To Slash's surprise the song reached the no. 4 spot on adult contemporary music lists:

To tell you the truth, I haven't really grasped that whole medium of music where you end up on The Wave [an LA radio station]. […] I wrote this song for the movie soundtrack and that was basically it. I don't know exactly how to receive No. 4 in the adult-contemporary charts. Obviously that's a little left-field for me.

My mom called me and told me she heard me on the radio. I was like, 'What are you talking about?' She goes, 'That music you did on the radio.' I was like, oh God, now I'm adult contemporary? But I'm proud of the song regardless..

Talking about his playing:

I don't think it's really radical fusion jazz or anything [laughter]. There's something about blue-style guitar playing that fits into a lot of ethnic music. The Spanish chord changes are more of less the same basic style, so it feels very natural to me. It's not like I'm playing advanced flamenco guitar; I'm not that technically proficient. But I have a feel for it, I think.

And how the collaboration came together:

I actually played with Bernard [Edwards] the night he died [=April 18, 1996]. He's the Big Daddy bass player of all time. Rest in peace. I love that guy. We did three shows in Tokyo and it was cool because I also got to play with Omar Hakim, Stevie Winwood, Simon Le Bon and Sister Sledge - all together.

It was like a huge 'pop star' orchestra. That was a great experience. In the process, Nile turned me on to this Spanish singer - she's like the Madonna of Spain - and that led to me doing a soundtrack for a movie; an instrumental based on this Spanish song, which turned out to be a huge success for me on the Adult Contemporary charts.

Last edited by Soulmonster on Sat Apr 17, 2021 9:01 am; edited 2 times in total
Stage manager

Admin & Founder
Posts : 12755
Plectra : 64871
Reputation : 820
Join date : 2010-07-06

Back to top Go down


Post by Soulmonster Fri Aug 07, 2020 8:29 am


Things must have turned sour between Axl and Slash during the sessions in August/September, because in mid-October Slash's comment on the new music and their work wasn't exactly promising:

I would like [the new record] to be hard edged like Appetite, but at this moment in time I have no idea what direction it's going in. I have only been back in the band for three weeks and my relationship with Axl right now is sort of at a stand still.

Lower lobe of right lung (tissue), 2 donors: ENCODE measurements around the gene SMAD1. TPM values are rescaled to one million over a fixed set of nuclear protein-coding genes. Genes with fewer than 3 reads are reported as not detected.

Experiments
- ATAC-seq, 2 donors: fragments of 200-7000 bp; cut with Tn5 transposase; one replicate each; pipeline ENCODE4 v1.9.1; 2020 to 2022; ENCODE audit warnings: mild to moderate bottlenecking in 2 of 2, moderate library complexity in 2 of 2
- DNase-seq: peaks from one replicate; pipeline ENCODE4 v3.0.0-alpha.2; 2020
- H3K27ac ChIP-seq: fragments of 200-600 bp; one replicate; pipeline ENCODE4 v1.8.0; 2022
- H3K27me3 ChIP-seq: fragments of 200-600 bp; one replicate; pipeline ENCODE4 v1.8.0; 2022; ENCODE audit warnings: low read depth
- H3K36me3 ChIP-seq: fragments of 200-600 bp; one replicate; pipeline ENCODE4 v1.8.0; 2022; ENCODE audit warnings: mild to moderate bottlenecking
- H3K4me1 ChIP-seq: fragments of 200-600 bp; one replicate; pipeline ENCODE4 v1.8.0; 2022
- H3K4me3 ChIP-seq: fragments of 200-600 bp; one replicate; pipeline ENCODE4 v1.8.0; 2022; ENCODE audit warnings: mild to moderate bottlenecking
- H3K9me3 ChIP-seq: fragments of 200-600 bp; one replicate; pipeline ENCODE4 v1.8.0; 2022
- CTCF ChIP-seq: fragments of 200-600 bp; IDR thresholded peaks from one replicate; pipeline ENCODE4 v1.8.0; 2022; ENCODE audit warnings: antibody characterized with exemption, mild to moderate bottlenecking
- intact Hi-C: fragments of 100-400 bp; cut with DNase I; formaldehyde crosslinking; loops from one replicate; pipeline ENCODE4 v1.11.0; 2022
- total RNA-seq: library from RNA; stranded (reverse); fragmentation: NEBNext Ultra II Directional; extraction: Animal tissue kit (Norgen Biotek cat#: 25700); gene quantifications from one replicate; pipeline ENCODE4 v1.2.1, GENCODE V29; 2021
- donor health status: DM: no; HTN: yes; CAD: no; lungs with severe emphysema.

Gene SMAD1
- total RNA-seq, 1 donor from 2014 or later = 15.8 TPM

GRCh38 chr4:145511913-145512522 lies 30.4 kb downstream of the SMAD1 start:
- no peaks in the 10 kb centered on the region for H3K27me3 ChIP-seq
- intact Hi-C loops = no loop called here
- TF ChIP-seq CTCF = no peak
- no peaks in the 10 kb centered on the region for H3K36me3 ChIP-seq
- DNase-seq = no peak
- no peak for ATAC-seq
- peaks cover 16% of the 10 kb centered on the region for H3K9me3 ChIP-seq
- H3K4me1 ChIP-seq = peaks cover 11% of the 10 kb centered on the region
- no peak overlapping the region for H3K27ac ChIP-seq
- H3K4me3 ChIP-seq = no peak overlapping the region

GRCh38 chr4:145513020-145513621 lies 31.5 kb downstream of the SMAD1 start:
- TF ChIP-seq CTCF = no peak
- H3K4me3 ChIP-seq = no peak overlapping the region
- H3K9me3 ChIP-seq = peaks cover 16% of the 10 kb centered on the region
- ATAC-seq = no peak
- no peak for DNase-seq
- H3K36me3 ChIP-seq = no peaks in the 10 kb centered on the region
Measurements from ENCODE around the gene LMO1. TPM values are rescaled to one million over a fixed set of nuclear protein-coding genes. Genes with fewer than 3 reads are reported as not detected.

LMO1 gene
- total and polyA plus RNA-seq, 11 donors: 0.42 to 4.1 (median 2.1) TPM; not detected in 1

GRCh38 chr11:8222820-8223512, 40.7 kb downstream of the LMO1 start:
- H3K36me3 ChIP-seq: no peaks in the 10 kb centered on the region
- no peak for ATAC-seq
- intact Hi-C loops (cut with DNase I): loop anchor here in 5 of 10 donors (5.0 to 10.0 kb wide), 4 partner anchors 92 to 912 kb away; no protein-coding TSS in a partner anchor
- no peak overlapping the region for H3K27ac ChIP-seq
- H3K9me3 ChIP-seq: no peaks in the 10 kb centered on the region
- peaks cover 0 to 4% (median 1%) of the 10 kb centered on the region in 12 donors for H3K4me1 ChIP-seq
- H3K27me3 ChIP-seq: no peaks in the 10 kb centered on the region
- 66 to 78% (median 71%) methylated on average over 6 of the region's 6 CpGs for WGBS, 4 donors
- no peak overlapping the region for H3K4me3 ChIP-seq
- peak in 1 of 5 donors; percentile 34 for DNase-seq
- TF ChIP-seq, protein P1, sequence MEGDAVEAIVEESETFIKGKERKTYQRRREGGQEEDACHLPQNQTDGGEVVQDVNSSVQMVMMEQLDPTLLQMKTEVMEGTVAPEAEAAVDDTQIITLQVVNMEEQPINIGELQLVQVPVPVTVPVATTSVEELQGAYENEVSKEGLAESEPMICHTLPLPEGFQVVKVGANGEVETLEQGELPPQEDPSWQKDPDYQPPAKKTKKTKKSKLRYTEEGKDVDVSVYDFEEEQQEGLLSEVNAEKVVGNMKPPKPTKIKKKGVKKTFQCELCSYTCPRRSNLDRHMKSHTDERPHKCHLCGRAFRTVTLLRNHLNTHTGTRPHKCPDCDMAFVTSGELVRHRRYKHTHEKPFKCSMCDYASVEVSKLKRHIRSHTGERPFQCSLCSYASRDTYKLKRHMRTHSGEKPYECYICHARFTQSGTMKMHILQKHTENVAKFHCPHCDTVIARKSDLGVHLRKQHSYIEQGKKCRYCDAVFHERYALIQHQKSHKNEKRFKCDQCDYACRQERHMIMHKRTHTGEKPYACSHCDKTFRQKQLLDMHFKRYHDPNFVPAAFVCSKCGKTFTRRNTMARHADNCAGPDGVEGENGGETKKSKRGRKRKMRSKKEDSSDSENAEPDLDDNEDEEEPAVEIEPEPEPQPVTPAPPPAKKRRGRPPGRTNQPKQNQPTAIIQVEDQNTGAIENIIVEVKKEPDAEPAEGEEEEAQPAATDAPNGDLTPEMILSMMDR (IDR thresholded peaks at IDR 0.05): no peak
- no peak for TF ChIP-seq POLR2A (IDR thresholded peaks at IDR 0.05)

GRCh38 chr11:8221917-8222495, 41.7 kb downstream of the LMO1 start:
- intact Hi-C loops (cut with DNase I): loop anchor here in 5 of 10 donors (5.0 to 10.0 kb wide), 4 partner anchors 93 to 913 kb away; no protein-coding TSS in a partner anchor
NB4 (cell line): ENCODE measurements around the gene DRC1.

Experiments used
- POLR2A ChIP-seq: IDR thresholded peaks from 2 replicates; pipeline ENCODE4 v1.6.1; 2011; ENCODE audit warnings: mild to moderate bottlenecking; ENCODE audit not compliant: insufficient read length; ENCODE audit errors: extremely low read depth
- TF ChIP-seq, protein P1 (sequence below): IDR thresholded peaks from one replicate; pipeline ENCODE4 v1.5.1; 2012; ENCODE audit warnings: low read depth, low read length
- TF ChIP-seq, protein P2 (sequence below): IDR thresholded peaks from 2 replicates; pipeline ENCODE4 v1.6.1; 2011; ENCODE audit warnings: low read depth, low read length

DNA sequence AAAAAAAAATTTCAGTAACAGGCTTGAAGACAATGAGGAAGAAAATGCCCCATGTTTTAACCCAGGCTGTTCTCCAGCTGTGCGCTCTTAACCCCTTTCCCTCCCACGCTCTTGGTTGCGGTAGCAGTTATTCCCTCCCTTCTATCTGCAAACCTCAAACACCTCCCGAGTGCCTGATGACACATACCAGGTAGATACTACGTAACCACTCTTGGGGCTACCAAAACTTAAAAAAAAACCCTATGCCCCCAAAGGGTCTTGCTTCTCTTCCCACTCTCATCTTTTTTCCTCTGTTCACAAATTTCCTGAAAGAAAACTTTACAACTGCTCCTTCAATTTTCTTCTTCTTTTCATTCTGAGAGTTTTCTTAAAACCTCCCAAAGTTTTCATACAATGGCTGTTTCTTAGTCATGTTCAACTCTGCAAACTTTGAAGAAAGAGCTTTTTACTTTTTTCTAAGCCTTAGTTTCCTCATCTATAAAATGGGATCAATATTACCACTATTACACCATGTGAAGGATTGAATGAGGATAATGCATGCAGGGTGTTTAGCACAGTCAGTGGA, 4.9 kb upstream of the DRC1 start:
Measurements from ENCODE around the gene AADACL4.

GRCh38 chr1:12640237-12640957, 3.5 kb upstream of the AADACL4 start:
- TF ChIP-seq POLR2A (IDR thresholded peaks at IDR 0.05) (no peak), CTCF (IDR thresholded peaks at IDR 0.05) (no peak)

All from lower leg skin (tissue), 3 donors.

And from an interview published in January 1997 but likely conducted in October:

Right now we're in sort of a trial and error period. To me, the group is actually Duff and Matt and Axl. Where I stand is not etched in stone. I can't say it's all working out perfectly. That's part of the illusion of looking at five different personalities onstage and seeing them actually get on. It's not as easy at it looks. Over the last year, everybody has gone in different directions. Putting us all back together in one room is not simple.

And when discussing what they had done so far, Slash would emphasize that they had only been "collaborating":

At this point in time we have only been collaborating together. But we have been doing mostly Axl's material.

Although Duff would express - what in hindsight would seem misplaced - optimism:

I hope [a new record] happens, and I think it will. But I’ve gotten my hopes up before only to see everything kind of crash in around me. But I honestly believe that everyone wants to make a new Guns N’ Roses album now, and I think that everyone knows that if we don’t do it now we may not get the chance. It’s amazing to all of us to realize that five years have passed since Use Your Illusion, and that a whole new generation of fans has come along. But it kind of presents some new challenges to us, and that’s one thing we’ve always enjoyed. Whether it’s with Guns N’ Roses or the Neurotic Outsiders, when you place a challenge in front of use, the odds are that we’re going to take on that challenge.

In 2000, Slash would indicate that he and Axl had only grown more apart musically as he returned from the Snakepit tour:

When I came back [from the tour], me and Axl had grown so f--king far apart--as far as what we thought we should be doing--that I inevitably ended up quitting.

Last edited by Soulmonster on Sat Apr 17, 2021 7:50 am; edited 1 time in total
Stage manager

Admin & Founder
Posts : 12755
Plectra : 64871
Reputation : 820
Join date : 2010-07-06

Back to top Go down


Post by Soulmonster Fri Aug 07, 2020 8:29 am

LATE 1996

In late 1996 there would be rumours about Steve Vai joining the band:

Steve Vai - I have no idea about that one. He might have to take my place if anything weird were to happen. […] It'd definitely be the same thing with Vai [as with Wylde], having two overly - I wouldn't say flamboyant - but two aggressive front guys as lead guitar players. We'd both be doing the same thing at the same time, and it would lose its personality. The guitar playing shouldn't be excessive; it should be one of the instruments in the band.

When Slash was out of the band in late 1996, Vai was asked about joining Guns N' Roses:

Can you imagine me in Guns N' Roses? I like Guns N' Roses. I like Axl. But I've worked with enough singers like that for four lifetimes.
Stage manager

Admin & Founder
Posts : 12755
Plectra : 64871
Reputation : 820
Join date : 2010-07-06

Back to top Go down


Post by Soulmonster Fri Aug 07, 2020 8:29 am


[Being asked if he can see himself leave the band]: Not really. I don't look at things in those terms, much. I'm not the kind of guy that has a secret Plan B ready to swing into operation if anything should ever go wrong with this band. We love each other too much as friends for me to worry my ass off about whether we might split up one day